Cheyenne attorney Harriet Hageman officially declared her candidacy in the Republican primary for governor last week with a tour around Wyoming. I attended her Casper College stop where Hageman, an alum, spoke to a capacity crowd, and a surprisingly youthful one for a political event.
Spotted at the event, though not necessarily supporting Hageman’s candidacy, included several Republican lawmakers from Casper — Sen. Drew Perkins and Reps. Bunky Loucks and Chuck Gray — as well as former county GOP chair Bonnie Foster.
Hageman made her pitch with a roughly 20-minute speech that ran the gamut from her core platform of rolling back so-called federal overreach to improving education in the state and increasing transparency.
Her most frequent refrain was that she would be a governor unlike any other in her willingness to buck the feds, rejecting mandates and regulations she believes are illegal and harmful to Wyoming’s interests.
“I aspire to be the one governor who can make a difference,” Hageman said. “The one governor who is running for the right reason: to lead the critical effort to take power out of Washington, D.C. and bring it back to the people of Wyoming.”
Hageman was light on specific policies, as candidates tend to be in stump speeches, and she dodged a question on whether she would have vetoed a bill passed by the Legislature last year to allow people to carry guns in government meetings, as Gov. Matt Mead did. She also said she did not know enough to take a stance of medical marijuana, but would look into the issue.
Hageman outlined an economic platform based on support for what she called the three “legacy industries” in Wyoming: minerals, agriculture and tourism.
While Hageman has previously objected to my characterizing her as a candidate aligned with the libertarian wing of the GOP, believing it too closely associated her with the Libertarian Party itself, I continue to believe the term accurately describes her position in the race including her primary reference to social services during the announcement as Casper College on Thursday.
“I believe that we have an obligation to help those that are less fortunate than we are and that we should not expect the government to fill that role,” she said.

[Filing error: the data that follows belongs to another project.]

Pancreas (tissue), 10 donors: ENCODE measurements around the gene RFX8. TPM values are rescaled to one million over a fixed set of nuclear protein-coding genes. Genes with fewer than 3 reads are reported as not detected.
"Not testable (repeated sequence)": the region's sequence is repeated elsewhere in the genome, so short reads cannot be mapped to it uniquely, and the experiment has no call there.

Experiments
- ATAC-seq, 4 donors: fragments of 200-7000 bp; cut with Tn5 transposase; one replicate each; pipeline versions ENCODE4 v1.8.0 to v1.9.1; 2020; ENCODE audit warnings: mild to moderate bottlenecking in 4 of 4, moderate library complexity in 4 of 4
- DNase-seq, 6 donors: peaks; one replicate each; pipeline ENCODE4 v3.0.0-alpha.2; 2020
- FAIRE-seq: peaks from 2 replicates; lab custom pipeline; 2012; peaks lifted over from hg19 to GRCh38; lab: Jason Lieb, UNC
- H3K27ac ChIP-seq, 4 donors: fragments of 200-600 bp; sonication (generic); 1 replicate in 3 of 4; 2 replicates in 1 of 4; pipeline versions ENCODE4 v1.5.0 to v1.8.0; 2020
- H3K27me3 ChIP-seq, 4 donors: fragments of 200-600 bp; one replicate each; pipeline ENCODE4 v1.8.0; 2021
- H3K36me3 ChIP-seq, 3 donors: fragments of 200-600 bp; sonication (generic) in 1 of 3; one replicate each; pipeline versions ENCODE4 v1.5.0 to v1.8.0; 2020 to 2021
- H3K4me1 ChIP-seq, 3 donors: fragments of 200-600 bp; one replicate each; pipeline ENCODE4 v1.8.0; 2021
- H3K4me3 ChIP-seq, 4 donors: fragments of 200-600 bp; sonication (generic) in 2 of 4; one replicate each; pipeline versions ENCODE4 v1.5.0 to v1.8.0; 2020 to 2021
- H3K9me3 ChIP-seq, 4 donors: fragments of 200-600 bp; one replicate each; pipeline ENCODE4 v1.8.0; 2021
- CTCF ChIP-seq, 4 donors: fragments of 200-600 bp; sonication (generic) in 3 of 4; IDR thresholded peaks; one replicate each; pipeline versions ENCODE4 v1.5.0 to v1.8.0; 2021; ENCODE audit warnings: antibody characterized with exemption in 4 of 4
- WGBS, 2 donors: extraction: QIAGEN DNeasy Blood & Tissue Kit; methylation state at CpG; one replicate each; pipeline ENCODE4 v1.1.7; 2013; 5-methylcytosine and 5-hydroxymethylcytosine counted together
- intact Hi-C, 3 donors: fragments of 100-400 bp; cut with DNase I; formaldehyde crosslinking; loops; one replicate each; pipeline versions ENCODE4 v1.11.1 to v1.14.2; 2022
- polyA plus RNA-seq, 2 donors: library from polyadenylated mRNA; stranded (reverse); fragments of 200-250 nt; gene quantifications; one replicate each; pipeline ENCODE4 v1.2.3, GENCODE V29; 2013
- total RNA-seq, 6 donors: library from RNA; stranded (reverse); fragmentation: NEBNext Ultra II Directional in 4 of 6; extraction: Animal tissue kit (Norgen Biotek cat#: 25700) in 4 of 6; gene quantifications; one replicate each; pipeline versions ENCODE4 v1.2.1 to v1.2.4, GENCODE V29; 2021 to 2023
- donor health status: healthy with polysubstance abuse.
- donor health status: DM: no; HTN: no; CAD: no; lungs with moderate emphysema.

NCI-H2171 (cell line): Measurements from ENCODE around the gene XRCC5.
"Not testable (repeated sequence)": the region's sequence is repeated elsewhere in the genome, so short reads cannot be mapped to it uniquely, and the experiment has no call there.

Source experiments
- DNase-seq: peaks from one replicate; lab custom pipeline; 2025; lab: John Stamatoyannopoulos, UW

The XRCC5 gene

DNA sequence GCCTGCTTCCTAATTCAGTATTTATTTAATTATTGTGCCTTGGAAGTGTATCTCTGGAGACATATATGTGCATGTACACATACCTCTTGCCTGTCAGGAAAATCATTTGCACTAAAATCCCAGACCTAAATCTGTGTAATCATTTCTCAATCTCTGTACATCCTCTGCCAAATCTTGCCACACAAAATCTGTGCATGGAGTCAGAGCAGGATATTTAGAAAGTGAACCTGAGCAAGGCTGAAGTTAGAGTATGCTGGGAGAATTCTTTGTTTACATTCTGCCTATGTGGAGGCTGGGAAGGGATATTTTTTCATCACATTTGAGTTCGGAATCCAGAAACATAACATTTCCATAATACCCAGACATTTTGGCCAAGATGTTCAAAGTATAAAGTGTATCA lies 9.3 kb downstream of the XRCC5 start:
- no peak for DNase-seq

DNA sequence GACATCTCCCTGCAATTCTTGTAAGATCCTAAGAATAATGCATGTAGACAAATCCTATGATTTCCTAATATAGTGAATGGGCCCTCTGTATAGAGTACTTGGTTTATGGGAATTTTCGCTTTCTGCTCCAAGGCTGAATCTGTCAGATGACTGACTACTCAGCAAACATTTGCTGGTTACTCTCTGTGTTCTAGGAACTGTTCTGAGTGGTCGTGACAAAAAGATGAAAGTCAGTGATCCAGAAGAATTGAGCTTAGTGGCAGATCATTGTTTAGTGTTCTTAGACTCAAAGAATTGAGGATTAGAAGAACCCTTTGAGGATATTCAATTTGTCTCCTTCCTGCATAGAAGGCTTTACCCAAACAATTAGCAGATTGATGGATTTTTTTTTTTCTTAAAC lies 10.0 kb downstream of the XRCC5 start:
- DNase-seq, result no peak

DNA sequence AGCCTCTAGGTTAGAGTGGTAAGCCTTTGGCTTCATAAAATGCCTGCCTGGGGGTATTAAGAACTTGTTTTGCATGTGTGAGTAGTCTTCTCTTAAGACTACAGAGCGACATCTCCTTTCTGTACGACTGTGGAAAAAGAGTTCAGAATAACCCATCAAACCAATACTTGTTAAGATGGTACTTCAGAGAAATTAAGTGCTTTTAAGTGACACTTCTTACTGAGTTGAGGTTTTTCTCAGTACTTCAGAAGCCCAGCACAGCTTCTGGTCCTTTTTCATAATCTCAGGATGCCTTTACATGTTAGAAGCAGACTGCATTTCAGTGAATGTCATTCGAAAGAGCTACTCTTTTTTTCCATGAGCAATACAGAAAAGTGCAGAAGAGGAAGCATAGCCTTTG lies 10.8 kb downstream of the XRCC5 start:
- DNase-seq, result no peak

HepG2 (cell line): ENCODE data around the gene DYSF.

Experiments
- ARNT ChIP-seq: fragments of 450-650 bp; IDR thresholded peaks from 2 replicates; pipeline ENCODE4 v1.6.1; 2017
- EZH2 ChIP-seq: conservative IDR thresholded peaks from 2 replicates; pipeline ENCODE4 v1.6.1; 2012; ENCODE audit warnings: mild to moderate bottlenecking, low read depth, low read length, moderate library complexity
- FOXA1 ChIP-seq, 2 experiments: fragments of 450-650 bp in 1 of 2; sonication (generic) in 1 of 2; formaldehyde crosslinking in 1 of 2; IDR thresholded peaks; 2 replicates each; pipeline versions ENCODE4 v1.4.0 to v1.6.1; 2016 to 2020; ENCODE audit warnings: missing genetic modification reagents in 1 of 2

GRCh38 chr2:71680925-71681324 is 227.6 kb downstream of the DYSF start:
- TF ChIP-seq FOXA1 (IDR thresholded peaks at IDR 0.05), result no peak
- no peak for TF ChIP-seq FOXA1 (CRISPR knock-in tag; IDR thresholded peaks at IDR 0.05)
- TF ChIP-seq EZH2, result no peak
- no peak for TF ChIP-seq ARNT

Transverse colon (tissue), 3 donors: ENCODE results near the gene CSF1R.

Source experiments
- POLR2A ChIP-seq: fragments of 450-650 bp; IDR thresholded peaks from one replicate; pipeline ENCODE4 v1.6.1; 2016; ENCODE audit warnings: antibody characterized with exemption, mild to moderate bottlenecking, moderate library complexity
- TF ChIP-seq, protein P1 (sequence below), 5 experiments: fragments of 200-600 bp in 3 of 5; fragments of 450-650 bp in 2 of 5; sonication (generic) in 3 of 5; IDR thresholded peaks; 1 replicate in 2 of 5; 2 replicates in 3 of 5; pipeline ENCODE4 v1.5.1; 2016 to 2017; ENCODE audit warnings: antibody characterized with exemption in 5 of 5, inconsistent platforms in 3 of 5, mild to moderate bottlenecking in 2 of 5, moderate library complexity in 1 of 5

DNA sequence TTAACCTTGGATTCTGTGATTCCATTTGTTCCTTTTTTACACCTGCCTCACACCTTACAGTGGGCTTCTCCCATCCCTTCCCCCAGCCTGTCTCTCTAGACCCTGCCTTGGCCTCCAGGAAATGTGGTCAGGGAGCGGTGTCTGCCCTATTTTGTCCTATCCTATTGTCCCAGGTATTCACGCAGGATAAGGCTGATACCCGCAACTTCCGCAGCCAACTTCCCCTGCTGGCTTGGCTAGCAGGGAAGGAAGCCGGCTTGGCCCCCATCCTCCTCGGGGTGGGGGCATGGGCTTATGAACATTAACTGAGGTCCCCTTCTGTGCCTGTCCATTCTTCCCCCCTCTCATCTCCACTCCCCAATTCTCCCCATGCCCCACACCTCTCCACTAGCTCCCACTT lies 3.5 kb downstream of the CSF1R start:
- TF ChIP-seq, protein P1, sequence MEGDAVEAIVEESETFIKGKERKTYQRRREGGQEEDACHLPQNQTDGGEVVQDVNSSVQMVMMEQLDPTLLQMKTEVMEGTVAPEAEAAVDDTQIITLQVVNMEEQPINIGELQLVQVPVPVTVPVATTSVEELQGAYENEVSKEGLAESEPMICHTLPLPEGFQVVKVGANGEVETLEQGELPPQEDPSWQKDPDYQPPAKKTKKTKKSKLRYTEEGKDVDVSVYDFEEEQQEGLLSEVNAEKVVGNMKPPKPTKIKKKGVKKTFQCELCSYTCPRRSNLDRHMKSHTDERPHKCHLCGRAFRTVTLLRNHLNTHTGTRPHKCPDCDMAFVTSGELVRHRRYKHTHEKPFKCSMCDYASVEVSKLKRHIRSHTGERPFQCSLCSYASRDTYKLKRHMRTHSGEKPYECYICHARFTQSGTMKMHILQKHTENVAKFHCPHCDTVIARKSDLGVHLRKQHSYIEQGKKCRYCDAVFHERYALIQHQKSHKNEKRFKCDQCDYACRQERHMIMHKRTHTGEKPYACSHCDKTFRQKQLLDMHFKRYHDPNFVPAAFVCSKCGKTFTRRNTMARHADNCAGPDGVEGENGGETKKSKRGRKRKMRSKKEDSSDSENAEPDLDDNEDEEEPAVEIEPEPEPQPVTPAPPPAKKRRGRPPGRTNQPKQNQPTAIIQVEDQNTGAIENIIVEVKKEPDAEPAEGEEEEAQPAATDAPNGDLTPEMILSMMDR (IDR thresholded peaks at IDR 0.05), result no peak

Speaking of her position in the race, Hageman largely has the Republican field to herself for the moment. Leading potential contenders Ed Murray and Mark Gordon have yet to announce their intentions, with Murray’s prospects likely damaged by an allegation made late last year that he sexually assaulted a woman in the 1980s. Murray has vigorously denied the claim.
(Sheridan businessman and another political novice Bill Dahlin is also running for the GOP nomination, but has kept a relatively low profile.)
The lead time for Hageman’s campaign will no doubt help her, as the first-time candidate has less name recognition than Gordon, Murray or other possible contenders such as House Speaker Steve Harshman, a Casper Republican.
For anyone who wants to watch her speech in full, I broadcasted it live from the event and the video is available on my Twitter page at twitter.com/arnorosenfeld (you’ll have to scroll down some).
Barrasso bullish on North Korea
I’ve now read twice about Wyoming’s U.S. Sen. John Barrasso telling an ostensibly charming story about his father-in-law, a 92-year-old World War II and Korean War veteran.
“He said, ‘John you tell President Trump if he needs me I’m ready to go back to Korea and finish the job,’” Barrasso said, last weekend, according to the Cody Enterprises.
What’s the moral of the story?
“That’s the Wyoming spirit,” Barrasso said.
Of course, it’s unlikely any war on the Korean Peninsula would be won by American infantry soldiers. Instead, it would likely involve a lot of bombings. America bombing North Korea, North Korea bombing South Korea and... maybe Guam? Maybe Japan? A full-fledged war would almost certainly mean millions of civilian casualties and the possible use of nuclear weapons.
Whether or not a willingness to “finish the job” in Korea represents something about Wyomingites, it is an interesting reminder that despite not appearing particularly interested in foreign policy, Barrasso has been consistently bellicose on North Korea.
“Our nation will act to shut down North Korea’s nuclear program,” Barrasso said in a statement last August.
Speaking of bellicose
Liz Cheney, Wyoming’s lone representative in the U.S. House, is leading the effort to toughen America’s nuclear deal with Iran. President Donald Trump has put off making a final decision on whether to maintain the deal, initiated by Barack Obama, and the clock is now ticking down after the president recently waived the reimposition of sanctions on the country.
His next chance to do so — or not — will be in four months, and many suspect he’ll kill the deal at that point.
Cheney teamed up with Rep. Peter Roskam, R-Ill., to introduce the Iran Freedom Policy and Sanctions Act.
Axio’s Jonathan Swan got his hands on an early copy of the bill and explained its significance to readers.
“This is Congress’ last chance to stop Trump from blowing up the Iran deal,” Swan wrote. “Democrats and Republican moderates — especially in the Senate — are going to hate this Roskam bill.”
(I’m sure Cheney would like Swan to refer to it as the “Cheney bill,” but such are the indignities of being a freshman lawmaker.)
The measure would clamp down on Iranian ballistic missile testing and allow for “anytime, anywhere” inspections of Iranian facilities as well as expanding sanctions on some elements of the Iranian government for things unrelated to its nuclear program.
“The Roskam legislation is the gold standard for how to fix the Iran deal when it comes to ballistic missiles,” Richard Goldberg of the hardline Foundation for Defense of Democracies told Axios.